So why I bring this up is because yesterday I had a remarkable conversation about how difficult and maybe even impossible it can be to speak about the truth of one's experience in an academic setting if it doesn't comply with the dominant cultural paradigm.  This is especially true here in the Midwest.  I've lived here for five years now, and most of that time has been spent measuring my words, my tone and my intent very carefully.  It's been pretty much a waste of time, which has led me to question my perception of my own experience - essentially, my sanity and my worth as a human being.  Yesterday, I met someone from the East Coast who has had the same experience and it occurred to us both at the same time that a) this is the definition of oppression, and b) what's going on here is pretty much equivalent to institutional gas lighting. 

I live in a county that has an illustrious reputation for education.  As a friend so succinctly put it today, this Midwestern University is the ivoriest of ivory towers.  But the education offered here is not tied to the experience of living, and in fact, resists and discourages those ties.  The result is devastating to the community it serves.  This county has the worst racial disparities in the entire country, I believe in part because those in power - those who were raised and educated here - have not been taught how to make their educations relevant to their communities.  In fact, those people who don't exist in the academic world aren't even counted as members of their communities.  I don't believe this is intentional, but intent in this case doesn't matter.  As another friend said today, "It's no different from a caste system, and those at the bottom have no choice but to accept their fate if those at the top have no choice, either."

The woman I met yesterday has already given up.  She came here to be a part of the solution, but the price is too high.  I feel her.  And opening this dialog up to friends has made me realize that there are so many of us who feel her, too.  All of us are over-educated and should, in theory, be included in any academic community.  But our life experiences - homelessness, teen pregnancy, addictions, minority status, poverty - have informed us more than what our tuition bought us, and means nothing to those who could make real changes.

This is something I've known all along, but right now, I feel empowered in a way that I haven't felt in many years.  I'm not alone, and I'm not crazy, and what I've lived through has tangible value.  But speaking truth to power has cost me dearly, and other people I love have paid an immeasurable and personal price, too.  Owning the value of our experiences over the value of our education, and using it to change the power structure will exact a lifelong price, and I think this is the take home message.  It takes huge stones and unflagging commitment and a willingness to withstand heartbreak and discomfort to pay that price over and over again.  But where you spend it, that's what makes all the difference, yes?

4.26.2014

48 Days



Philadelphia was amazing.  East Coast Medical School?  Also amazing.  I mean that in the literal sense.  I spent 6 days feeling happystunned.  We saw a lot of apartments, and got to know the city enough for me to have a sense of how to go East, West, North and South.  This is something I never figured out in Small Midwest City, and something that's been a thorn in my side the whole time I've been here.  The kids loved it, and were rock stars the whole time we were there.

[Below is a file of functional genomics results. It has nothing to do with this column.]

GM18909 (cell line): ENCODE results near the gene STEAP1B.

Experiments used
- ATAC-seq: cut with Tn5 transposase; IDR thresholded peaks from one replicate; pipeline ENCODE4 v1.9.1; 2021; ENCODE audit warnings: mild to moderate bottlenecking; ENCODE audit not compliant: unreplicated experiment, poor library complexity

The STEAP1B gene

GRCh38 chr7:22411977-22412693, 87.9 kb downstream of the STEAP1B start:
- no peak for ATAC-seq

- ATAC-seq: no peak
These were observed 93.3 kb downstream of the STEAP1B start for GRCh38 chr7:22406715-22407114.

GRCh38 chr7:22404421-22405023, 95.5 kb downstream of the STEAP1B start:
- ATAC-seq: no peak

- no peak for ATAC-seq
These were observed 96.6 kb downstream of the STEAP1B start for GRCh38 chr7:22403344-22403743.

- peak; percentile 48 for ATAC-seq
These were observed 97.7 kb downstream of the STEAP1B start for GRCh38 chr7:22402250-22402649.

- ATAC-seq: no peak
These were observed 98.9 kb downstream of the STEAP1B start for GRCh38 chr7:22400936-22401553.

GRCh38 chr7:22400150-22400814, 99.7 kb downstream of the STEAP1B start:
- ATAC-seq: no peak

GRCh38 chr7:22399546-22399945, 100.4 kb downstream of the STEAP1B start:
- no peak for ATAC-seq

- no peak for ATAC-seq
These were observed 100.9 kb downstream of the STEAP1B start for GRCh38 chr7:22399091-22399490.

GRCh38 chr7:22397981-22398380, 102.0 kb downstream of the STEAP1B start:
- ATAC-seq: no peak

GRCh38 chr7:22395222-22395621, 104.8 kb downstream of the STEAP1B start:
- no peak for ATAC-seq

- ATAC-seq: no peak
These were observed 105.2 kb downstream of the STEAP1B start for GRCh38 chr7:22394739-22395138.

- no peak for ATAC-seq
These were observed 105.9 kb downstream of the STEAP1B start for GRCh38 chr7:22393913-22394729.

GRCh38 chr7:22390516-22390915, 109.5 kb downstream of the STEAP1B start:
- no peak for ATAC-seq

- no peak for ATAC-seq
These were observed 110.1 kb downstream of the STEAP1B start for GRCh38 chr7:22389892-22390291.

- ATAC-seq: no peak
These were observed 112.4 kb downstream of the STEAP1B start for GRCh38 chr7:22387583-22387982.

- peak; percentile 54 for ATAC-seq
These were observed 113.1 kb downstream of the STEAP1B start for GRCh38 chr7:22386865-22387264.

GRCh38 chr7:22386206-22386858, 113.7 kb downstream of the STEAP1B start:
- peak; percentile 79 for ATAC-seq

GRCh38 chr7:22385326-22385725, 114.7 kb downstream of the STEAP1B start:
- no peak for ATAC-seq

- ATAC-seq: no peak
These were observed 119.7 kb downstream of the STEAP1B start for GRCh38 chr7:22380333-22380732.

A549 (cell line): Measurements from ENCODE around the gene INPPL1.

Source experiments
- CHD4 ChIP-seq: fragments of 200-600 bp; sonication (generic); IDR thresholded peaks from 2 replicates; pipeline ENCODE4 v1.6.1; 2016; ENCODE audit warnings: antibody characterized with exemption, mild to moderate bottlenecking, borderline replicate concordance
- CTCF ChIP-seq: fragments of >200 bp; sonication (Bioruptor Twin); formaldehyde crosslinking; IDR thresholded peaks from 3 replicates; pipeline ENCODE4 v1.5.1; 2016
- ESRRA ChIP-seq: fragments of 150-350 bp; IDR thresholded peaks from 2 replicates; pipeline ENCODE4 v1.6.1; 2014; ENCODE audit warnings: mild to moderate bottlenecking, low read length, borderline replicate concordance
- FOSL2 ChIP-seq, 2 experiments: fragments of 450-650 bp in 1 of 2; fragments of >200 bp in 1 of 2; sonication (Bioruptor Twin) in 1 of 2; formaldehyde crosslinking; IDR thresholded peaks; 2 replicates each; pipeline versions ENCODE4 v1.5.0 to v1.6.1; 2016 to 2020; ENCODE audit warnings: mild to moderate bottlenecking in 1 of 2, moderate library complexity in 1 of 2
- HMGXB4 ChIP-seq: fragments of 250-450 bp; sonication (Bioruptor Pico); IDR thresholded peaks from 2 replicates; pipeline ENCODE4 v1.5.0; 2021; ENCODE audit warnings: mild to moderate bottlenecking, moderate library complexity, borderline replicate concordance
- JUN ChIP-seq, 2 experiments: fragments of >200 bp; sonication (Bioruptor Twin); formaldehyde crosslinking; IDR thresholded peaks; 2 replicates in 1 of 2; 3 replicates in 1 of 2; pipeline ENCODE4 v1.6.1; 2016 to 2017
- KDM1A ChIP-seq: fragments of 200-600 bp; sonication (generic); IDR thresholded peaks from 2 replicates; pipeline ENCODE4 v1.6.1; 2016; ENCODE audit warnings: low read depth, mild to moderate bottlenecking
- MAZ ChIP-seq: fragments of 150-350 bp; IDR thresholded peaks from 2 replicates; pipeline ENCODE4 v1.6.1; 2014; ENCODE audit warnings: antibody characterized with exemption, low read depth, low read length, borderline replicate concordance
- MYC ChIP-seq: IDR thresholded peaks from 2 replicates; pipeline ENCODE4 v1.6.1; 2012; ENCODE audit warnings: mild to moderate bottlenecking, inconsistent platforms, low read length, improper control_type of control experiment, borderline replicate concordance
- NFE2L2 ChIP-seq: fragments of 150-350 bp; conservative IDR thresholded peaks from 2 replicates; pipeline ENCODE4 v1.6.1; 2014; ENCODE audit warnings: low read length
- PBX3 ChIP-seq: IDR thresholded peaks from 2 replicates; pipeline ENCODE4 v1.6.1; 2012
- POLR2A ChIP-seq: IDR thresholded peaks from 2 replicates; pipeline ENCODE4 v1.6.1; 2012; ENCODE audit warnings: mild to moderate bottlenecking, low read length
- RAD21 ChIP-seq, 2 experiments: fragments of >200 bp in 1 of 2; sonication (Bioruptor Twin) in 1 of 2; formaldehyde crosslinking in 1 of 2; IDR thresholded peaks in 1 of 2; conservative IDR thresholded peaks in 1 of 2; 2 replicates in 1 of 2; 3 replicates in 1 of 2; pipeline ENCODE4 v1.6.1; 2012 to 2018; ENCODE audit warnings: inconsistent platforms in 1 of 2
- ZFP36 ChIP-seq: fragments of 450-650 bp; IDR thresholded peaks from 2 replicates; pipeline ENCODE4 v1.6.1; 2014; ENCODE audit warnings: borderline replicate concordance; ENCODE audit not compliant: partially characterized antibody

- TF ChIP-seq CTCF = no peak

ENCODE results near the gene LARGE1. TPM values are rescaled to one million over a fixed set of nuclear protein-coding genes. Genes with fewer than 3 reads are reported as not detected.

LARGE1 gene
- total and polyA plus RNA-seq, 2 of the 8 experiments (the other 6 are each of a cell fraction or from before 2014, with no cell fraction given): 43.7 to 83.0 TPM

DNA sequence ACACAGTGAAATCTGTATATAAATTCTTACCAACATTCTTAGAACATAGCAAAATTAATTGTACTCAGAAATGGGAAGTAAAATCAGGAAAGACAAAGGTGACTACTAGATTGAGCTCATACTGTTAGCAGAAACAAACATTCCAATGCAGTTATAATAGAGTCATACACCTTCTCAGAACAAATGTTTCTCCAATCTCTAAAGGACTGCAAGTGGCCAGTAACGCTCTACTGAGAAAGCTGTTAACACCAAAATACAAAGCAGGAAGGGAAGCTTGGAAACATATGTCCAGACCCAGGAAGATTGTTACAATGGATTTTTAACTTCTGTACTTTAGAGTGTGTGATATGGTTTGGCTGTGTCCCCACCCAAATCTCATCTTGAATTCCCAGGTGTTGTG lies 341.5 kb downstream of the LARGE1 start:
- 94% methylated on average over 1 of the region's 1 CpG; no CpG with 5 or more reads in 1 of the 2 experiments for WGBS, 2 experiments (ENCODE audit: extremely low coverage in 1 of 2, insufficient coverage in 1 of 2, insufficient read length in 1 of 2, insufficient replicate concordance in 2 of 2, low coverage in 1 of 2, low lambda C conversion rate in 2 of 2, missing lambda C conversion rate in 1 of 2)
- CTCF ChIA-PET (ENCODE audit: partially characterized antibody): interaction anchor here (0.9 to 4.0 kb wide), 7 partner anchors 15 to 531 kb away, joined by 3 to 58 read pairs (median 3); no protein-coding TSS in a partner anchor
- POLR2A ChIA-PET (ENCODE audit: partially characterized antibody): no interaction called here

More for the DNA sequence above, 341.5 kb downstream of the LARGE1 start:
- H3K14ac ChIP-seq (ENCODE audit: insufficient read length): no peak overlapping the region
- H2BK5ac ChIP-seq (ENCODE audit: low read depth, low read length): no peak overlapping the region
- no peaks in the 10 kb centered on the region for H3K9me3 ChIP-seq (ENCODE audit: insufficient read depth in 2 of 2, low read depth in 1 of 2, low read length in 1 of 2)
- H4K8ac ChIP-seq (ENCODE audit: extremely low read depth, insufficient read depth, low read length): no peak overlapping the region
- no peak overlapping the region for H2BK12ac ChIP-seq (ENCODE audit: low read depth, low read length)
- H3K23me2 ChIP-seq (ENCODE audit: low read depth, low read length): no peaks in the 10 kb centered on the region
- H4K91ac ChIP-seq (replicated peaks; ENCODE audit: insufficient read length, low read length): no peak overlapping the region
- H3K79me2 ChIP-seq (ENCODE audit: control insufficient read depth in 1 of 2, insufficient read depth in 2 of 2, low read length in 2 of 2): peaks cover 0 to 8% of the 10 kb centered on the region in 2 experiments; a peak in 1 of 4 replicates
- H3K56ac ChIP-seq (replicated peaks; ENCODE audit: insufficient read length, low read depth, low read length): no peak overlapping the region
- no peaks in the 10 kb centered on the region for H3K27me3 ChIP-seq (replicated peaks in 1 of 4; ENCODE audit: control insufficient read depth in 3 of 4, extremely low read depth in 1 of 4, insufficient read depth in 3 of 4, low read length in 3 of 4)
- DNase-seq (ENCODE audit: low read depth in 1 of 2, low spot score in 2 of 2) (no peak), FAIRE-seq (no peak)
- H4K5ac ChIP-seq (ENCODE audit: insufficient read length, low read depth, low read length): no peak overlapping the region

What was particularly gratifying was how comfortable I was everywhere I went.  My social anxiety was still there - it always will be, I think - but it was manageable.  People were kind, and the people at my school had the same dorktastic way of being in the world that I do. 

Our neighborhood is described as "up and coming," (read: gentrifying).  Our condo is brand-spanking-new and very modern - premuch the opposite of where we're living right now.  Do I feel weird about being part of a gentrification problem?  Yes, yes I do.  More on that when I've thought it through.  But I like the neighborhood, and it genuinely inspires me on a lot of different levels.  I think we'll be really happy there.

Happy is an emotion this whole family is exploring, and it is such a relief. Here, let's nerd out on it for a minute.




4.07.2014

Prayer.

We're going to Philadelphia for a little less than a week to look around, get oriented, visit the school, maybe buy a place.  I'm excited, but as the days tick down, some of the anxiety is creeping in, too.  All I can do right now is holster up, put on my pants-of-bad-ass and put the intention out that I want this to work.

I want out of here.  Five years here was far too long for my psyche, and I think it fundamentally changed the person I am in some pretty unflattering ways.  Being here made me desperate, and worse, comfortable with that emotion.  I have, at times, been lonely beyond comprehension.  And then I became bitter and intolerant, and I don't even know if I know how to be soft and brave about myself anymore.  I've tasted real hatred here, and haven't found a way to put it down entirely.

So I'm looking forward to becoming more outward reaching again.  One of the required things at my new school is weekly service to the community that is not medically related.  Two hours a week.  I'm already maxed out, so at first this requirement - even though I understand and agree with its purpose - gave me pause.  It's two hours away from my family, and away from the other things I enjoy doing.  But now I look forward to it with a feeling of relief.  It's a chance to expand and engage in the world, and to give away parts of myself that are meant to be given away.  I miss that.  I miss doing that, and I miss being that kind of person.  The worst part, the thing that causes me the most shame, is how selfish I became.  You know how foot fungus will grow into your nail bed, and you won't notice until BAM, now your toenail is falling off and, well, that escalated quickly.  That's how I became a selfish prick.